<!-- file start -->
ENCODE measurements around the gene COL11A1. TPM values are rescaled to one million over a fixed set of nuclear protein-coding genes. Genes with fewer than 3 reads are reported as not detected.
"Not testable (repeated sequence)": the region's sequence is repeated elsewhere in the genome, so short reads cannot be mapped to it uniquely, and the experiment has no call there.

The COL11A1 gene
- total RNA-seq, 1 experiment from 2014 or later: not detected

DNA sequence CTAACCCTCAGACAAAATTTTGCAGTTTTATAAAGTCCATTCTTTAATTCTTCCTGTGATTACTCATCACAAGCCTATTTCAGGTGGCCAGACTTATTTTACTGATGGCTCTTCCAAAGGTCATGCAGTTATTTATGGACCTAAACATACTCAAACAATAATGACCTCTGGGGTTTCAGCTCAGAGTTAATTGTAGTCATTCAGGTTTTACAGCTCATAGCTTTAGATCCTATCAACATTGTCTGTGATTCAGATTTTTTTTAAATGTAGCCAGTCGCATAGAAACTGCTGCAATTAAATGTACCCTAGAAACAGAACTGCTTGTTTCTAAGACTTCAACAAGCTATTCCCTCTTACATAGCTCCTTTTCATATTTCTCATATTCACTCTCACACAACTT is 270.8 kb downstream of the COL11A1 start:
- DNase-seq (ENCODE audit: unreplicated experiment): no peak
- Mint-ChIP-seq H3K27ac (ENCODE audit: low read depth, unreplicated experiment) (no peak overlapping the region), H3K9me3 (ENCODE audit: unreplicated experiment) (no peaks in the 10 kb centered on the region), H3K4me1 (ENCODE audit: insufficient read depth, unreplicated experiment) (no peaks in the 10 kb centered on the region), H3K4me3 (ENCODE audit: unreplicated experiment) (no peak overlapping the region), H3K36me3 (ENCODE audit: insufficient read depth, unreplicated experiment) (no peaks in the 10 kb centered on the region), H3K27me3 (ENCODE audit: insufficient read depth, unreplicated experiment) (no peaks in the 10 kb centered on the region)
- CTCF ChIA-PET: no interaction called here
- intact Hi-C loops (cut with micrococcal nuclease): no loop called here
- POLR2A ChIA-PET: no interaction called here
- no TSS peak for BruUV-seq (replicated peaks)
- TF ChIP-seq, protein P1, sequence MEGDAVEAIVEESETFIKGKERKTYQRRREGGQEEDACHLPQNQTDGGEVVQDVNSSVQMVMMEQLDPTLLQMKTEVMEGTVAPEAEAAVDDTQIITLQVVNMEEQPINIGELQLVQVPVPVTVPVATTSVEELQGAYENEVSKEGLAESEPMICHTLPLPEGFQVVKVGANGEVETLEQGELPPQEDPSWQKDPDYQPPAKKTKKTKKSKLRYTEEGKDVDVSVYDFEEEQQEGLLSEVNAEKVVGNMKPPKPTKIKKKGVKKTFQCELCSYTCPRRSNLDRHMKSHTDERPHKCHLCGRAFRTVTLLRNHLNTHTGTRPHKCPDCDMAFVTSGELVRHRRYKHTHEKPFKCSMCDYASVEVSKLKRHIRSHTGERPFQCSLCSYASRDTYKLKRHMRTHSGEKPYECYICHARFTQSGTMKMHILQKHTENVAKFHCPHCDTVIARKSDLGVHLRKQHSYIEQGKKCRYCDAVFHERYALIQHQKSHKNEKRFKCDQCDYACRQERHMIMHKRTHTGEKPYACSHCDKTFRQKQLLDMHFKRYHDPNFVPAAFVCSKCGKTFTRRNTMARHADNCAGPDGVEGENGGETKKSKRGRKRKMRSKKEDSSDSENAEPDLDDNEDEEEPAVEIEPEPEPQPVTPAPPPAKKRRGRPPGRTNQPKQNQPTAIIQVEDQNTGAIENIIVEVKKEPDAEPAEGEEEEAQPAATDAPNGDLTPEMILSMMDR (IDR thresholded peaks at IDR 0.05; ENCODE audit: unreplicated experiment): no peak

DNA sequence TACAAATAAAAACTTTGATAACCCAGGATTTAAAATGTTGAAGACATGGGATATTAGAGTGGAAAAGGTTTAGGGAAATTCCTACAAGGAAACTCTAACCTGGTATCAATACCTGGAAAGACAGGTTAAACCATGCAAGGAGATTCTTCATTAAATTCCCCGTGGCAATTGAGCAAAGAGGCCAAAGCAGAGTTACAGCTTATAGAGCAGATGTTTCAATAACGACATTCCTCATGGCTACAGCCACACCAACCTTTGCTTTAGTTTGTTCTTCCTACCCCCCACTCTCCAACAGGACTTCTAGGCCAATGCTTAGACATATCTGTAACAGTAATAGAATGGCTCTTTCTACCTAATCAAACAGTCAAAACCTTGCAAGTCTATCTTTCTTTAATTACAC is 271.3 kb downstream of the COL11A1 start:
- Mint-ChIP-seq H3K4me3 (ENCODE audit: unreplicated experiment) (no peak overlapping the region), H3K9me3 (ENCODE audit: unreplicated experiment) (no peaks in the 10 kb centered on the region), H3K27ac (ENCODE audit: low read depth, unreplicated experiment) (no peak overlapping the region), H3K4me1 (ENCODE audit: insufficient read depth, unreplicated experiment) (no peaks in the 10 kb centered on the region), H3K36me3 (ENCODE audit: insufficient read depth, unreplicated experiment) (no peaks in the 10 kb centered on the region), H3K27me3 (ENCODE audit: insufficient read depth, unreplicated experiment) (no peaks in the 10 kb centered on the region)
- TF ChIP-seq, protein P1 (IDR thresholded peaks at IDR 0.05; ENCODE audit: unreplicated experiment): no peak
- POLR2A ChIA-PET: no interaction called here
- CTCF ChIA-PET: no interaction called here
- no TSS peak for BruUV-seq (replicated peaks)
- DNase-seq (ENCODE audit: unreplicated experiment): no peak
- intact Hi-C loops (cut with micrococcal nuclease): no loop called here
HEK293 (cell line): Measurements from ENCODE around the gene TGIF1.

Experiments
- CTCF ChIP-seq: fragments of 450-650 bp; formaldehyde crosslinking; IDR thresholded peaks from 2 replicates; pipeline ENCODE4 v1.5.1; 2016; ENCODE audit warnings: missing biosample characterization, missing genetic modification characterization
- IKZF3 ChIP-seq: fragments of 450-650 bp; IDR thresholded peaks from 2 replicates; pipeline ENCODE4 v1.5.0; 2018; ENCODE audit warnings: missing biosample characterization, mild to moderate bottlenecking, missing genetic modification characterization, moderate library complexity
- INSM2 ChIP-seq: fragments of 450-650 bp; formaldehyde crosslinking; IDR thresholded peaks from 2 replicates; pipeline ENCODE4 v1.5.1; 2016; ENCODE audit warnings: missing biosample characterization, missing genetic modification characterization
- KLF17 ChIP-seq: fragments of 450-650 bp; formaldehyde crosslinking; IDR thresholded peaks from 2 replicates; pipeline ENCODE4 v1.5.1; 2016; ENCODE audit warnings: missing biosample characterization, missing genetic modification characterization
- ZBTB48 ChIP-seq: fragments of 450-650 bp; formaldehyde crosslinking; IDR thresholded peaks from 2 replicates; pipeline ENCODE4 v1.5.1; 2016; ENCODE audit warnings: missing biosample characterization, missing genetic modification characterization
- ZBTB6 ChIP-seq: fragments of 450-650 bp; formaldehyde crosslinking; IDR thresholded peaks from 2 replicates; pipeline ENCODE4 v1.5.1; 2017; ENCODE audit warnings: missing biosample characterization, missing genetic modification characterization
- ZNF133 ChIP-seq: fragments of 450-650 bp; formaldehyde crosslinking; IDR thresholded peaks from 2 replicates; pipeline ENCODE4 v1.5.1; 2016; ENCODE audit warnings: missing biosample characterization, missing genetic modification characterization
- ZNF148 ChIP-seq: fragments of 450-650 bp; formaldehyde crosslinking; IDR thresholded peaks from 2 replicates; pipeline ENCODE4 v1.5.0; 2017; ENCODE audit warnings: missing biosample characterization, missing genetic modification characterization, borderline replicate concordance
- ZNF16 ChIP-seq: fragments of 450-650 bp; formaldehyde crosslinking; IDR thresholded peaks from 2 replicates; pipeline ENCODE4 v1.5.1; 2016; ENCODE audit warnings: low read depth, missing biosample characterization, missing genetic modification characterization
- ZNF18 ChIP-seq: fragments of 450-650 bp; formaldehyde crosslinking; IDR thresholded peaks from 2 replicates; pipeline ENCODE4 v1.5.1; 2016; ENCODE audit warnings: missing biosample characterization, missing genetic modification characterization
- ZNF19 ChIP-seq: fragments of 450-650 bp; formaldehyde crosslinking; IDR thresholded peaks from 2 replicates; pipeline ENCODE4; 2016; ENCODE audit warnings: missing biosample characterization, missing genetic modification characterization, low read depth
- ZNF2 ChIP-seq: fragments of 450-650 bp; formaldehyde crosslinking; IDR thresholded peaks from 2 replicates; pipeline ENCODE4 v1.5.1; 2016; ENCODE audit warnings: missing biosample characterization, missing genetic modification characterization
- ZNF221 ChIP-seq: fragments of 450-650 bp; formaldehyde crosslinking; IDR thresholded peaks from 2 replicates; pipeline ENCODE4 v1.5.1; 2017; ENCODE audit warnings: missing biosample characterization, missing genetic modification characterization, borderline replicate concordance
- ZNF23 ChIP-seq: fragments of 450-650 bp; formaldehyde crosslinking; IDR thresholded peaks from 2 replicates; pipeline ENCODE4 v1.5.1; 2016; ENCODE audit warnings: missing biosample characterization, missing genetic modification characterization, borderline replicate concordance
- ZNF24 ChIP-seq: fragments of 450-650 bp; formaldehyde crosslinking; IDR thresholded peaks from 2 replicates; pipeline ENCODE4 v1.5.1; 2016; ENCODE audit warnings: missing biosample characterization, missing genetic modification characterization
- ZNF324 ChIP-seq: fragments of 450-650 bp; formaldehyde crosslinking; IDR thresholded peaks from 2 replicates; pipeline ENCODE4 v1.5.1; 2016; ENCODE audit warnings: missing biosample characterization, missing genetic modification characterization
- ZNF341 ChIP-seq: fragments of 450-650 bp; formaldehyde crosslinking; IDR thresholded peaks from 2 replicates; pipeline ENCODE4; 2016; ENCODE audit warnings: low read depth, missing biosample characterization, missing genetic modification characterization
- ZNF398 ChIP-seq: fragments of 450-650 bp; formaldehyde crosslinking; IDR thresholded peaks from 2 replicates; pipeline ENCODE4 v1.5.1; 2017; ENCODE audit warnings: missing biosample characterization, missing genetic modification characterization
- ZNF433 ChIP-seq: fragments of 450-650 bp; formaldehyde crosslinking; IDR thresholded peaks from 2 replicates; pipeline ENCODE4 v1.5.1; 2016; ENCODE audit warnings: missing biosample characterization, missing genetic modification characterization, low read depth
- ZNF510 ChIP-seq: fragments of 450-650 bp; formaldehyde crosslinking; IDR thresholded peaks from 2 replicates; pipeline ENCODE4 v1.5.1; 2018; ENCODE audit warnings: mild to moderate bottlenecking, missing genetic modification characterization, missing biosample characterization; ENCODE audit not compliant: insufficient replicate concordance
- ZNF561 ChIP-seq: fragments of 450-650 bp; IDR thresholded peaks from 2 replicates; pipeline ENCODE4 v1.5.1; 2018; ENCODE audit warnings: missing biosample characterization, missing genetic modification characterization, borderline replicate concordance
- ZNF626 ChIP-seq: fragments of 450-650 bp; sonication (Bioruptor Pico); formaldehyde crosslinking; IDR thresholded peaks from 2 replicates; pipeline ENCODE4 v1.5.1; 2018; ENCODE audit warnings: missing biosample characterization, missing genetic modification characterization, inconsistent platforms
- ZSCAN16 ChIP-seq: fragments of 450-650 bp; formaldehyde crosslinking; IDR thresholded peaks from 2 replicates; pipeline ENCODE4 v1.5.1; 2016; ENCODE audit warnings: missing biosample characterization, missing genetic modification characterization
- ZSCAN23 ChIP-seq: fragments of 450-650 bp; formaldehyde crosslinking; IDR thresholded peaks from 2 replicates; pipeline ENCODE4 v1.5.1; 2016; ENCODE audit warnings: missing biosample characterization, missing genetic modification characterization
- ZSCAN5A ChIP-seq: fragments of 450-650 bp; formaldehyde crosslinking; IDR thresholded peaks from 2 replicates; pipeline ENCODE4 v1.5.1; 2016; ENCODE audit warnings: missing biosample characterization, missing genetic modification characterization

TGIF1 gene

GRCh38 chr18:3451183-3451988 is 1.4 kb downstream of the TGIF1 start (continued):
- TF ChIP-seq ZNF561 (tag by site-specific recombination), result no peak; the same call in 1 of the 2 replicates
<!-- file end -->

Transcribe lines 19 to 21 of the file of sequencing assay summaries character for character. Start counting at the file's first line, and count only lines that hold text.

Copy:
- DNase-seq (ENCODE audit: unreplicated experiment): no peak
- intact Hi-C loops (cut with micrococcal nuclease): no loop called here
HEK293 (cell line): Measurements from ENCODE around the gene TGIF1.